The meek and mild winter we were treated to earlier this year seems to have vanished under a snowbank and, in the past few weeks, us somewhat surprised and bewildered Albertans have been plunged into a winter wonderland of snow, ice and freezing temperatures.
“What’s up with that?” we question, as our driveways get buried under a mountain of snow and we begin to dread pretty much anything that starts with the word snow.
I, for one, an Alberta girl, born and raised, should know better than to moan and groan and complain about ‘the weather.’ And, I like everyone else who is part of the older generation remember lots of chilling horror tales of the cold winters I was subjected to as a child.
I remember walking to school uphill both ways and it was very cold. I always lagged about three telephone poles behind my big brother who used to turn and look at me with an expression somewhat akin to disgust as I trudged along slowly.
“Hurry up or you’ll freeze,” he would yell, his words hanging in the air like so many snowflakes stuck in a game of frozen tag.
So I hurried up and, obviously I didn’t freeze or I wouldn’t be here, in front of this computer, writing about it.
And I remember other cold tales, all of which took place in the same cold place.
Alberta — the home of the wild rose, which somehow vanishes under all the snow that falls relentlessly in this province for several months, and then shows up, all perfect, fragile and pink around June.
It’s amazing, actually!
Anyway, in the days of my childhood I think winter was definitely colder and longer than it is now with many short black and white days, broken only with more of the same.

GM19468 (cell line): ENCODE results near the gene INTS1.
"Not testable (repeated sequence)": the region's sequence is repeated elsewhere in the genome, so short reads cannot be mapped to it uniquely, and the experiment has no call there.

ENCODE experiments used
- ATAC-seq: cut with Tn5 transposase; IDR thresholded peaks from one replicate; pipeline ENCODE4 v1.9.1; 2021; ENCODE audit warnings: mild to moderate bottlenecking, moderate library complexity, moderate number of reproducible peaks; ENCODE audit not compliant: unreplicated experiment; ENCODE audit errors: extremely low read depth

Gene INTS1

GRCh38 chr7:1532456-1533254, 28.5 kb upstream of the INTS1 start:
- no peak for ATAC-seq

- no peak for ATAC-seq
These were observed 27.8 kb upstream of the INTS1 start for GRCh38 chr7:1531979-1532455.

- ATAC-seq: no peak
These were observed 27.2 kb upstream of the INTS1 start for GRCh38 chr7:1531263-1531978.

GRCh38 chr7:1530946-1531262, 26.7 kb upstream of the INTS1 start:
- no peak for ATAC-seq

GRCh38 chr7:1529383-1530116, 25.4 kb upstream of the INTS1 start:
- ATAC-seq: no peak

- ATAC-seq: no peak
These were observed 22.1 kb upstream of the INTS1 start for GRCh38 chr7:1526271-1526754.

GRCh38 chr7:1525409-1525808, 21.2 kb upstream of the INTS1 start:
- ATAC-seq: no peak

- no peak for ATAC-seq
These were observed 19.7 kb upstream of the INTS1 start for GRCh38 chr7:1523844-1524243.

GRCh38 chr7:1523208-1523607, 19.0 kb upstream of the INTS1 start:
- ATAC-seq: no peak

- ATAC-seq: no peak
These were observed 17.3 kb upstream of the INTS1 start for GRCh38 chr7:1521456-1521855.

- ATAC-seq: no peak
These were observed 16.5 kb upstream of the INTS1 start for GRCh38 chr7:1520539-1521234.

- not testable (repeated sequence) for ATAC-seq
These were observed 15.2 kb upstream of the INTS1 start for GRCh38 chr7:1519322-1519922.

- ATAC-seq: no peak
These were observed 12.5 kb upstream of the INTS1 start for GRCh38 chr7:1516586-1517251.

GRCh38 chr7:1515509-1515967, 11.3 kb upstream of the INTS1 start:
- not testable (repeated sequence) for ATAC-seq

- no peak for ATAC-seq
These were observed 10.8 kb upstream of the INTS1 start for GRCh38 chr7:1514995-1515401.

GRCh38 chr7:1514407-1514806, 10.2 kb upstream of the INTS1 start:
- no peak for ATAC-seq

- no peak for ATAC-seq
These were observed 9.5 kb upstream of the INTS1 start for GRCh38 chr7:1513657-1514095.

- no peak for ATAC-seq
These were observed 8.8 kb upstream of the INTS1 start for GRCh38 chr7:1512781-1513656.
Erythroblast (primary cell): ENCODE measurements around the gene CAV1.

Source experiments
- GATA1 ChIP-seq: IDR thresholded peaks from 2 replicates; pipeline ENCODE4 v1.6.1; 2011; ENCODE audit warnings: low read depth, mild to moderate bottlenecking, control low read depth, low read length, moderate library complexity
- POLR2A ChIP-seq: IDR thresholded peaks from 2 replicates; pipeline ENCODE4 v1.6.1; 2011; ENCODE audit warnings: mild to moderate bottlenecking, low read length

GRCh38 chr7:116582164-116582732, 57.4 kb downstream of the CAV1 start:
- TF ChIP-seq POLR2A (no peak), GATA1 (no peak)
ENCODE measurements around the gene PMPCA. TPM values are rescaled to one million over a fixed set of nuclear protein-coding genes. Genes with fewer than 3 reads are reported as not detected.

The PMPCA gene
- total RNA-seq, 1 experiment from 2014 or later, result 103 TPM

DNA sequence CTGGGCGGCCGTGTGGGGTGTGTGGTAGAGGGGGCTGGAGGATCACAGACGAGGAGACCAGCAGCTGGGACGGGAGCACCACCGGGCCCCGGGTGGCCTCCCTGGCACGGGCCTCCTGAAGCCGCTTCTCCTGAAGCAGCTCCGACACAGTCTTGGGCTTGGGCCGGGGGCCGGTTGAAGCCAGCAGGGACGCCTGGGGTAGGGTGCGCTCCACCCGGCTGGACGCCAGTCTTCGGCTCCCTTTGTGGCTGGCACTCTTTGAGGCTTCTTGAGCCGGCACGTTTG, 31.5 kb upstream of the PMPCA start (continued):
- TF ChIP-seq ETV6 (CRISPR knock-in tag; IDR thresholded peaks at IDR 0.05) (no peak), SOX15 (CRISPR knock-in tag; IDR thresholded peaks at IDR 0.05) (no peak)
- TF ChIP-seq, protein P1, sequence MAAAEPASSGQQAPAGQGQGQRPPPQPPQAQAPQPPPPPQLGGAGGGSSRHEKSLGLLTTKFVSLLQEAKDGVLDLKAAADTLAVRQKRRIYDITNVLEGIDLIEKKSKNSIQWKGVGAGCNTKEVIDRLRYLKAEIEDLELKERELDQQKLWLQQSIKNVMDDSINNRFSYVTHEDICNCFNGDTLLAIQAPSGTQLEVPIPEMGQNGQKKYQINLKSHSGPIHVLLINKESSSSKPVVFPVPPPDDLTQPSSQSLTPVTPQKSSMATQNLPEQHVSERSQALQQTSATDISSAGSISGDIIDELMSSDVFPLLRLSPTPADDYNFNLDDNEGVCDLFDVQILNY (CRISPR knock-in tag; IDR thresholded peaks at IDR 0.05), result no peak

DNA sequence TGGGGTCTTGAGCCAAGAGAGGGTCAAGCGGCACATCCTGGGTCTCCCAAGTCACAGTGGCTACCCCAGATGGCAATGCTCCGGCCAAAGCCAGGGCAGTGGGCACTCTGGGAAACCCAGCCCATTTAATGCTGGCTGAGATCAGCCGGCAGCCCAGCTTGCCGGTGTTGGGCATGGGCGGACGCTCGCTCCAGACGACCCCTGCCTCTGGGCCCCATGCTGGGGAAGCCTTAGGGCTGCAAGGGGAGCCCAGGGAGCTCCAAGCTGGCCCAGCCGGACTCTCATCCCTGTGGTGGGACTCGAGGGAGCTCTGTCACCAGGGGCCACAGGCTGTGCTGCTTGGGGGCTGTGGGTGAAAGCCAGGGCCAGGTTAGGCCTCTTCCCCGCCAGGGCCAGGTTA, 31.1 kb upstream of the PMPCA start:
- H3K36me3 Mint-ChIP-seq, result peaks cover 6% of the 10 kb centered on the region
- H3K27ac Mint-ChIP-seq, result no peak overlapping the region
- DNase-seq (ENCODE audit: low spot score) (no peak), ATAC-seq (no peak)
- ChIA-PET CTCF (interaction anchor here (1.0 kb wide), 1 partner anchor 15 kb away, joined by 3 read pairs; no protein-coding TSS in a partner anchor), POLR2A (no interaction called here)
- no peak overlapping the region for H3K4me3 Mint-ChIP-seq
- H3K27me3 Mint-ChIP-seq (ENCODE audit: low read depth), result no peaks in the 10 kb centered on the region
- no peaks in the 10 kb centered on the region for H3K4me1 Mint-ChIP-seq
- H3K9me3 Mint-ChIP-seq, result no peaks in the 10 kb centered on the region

Scraping away the ice and snow from the lens of memories in my head, I see winters of the past stretched out in an endless profusion of pristine white fields and silent, drifting snowflakes.
It seemed like we walked everywhere then, and it was always cold, so cold you could see your breath, though why would you want to because it was cold, too cold to stop and check out such foolish things.
In those days we skated lots, because, after all, what else was there to do?
There was no cellphones, or other such communication devices that cause people to only exercise their lips and fingers and zone out of wherever they happen to be.
And, in those long ago days, when winter lasted more than a heartbeat and a snowstorm, many homes, such as my own, boasted no television set.
So, when winter drew its huge X on several calendar pages and moved in to stay, it seemed we went to three places, only.
School. The skating rink and church.
They are all gone now, existing, of course, only in my memory where such things as old wooden churches, school houses and outdoor rinks live on and on forever.
Anyway, in my mind’s eye I see the snow banks piled higher than the boards around that old rink.
I feel the way my toes burned fire after I took my skates off and how I tried, usually unsuccessfully, to crowd my way in around the warmth of that old stove in the skating shack.
And I can hear the hiss of steam as we skaters held our frozen socks and mittens up to its fiery sides.
But, even though it was long ago, though not so far away, I remember the icy feel of winter and the way it seemed to last forever.
I remember it well.
And, truly, I know one thing for sure.
If I could go back there, to the simple black and white winters of my childhood, for just one minute.
Treena Mielke is the editor of the Rimbey Review.